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Enjoying the Gold Creek Salmon Bake | Photo by Alaska Trippers

No trip to Alaska is complete without tasting its seafood. Head to Tracy’s Crab Shack for crab legs, but be prepared to pay upwards of $100 for King crab.

While they sell different kinds of crab and I tried a few, I thought the King tasted better than the Dungeness. It’s no wonder it’s more expensive.

For salmon lovers, the Gold Creek Salmon Bake provides an authentic outdoor BBQ of salmon and ribs.

From May until October, the venue opens daily and welcomes guests to enjoy an all-you-can-eat meal. Take my advice and arrive hungry.

The coho salmon was fresh and cooked to perfection over an alder fire. I had two choices: plain or with honey butter.

While other diners raved about the honey butter, I stuck with the plain, being lactose-intolerant.

I loaded my plate with pork ribs, rice pilaf, salad, and Chilkoot baked beans along with the salmon. There was chowder and homemade blueberry cake, which I had to bypass due to food allergies.

While guests have the option to purchase Alaskan beer to accompany their meal, I stuck to hot tea since it was cold and raining.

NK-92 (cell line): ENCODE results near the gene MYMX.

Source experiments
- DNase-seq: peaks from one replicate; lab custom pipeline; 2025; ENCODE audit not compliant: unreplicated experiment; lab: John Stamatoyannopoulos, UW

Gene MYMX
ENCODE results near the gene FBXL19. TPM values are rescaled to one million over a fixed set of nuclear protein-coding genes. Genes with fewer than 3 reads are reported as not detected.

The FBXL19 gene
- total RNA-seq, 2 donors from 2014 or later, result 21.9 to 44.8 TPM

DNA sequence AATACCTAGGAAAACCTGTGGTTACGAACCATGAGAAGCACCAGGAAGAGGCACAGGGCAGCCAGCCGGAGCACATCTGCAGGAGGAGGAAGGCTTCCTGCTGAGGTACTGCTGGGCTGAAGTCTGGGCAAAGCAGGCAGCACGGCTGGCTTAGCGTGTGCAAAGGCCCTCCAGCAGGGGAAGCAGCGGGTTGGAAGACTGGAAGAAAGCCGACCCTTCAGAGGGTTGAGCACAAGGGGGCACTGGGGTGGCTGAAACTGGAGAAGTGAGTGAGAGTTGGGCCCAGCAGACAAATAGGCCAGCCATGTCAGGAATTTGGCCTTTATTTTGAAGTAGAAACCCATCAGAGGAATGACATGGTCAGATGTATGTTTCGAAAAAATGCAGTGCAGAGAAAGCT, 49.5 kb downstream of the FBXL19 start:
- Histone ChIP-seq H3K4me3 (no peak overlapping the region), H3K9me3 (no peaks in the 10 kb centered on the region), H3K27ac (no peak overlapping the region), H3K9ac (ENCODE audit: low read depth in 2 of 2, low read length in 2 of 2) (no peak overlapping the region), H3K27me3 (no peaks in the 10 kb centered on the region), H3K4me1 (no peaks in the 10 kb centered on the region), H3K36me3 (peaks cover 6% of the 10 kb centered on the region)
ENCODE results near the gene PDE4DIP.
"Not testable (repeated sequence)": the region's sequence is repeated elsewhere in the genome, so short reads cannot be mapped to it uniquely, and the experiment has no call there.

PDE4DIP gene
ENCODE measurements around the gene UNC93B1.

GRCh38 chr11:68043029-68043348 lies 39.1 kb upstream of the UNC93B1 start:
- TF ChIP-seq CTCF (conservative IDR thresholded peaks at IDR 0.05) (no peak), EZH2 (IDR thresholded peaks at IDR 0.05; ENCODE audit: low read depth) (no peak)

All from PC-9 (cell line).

Whale Watching

The boat cruises run from May to September, which is regarded to be the peak season for whales in Alaska.

Whale watching is a top-notch activity when visiting Juneau between May and September. Juneau and Icy Strait Point provide the best tour options, and all guarantee sightings.

Juneau is home to some resident whales; however, the humpbacks migrate from Hawaii and Mexico in the spring and leave in the fall.

The waters around Juneau provide a marine-rich feeding ground for humpbacks, orca, minke, and gray whales.

While I’ve enjoyed several whale-watching tours in Alaska, they differ from excursions in Hawaii and Mexico.

Whales are more playful in warm weather destinations because they are there to mate and give birth.

Whales feed in Alaska, so they spend a great deal of time underwater, gaining weight to sustain them for their winter break. I’ve seen many tails and backs during my tours but only witnessed one breach.

Even after a few whale-watching excursions and eight cruises to Alaska, I’ve yet to see the phenomenon of bubble net feeding.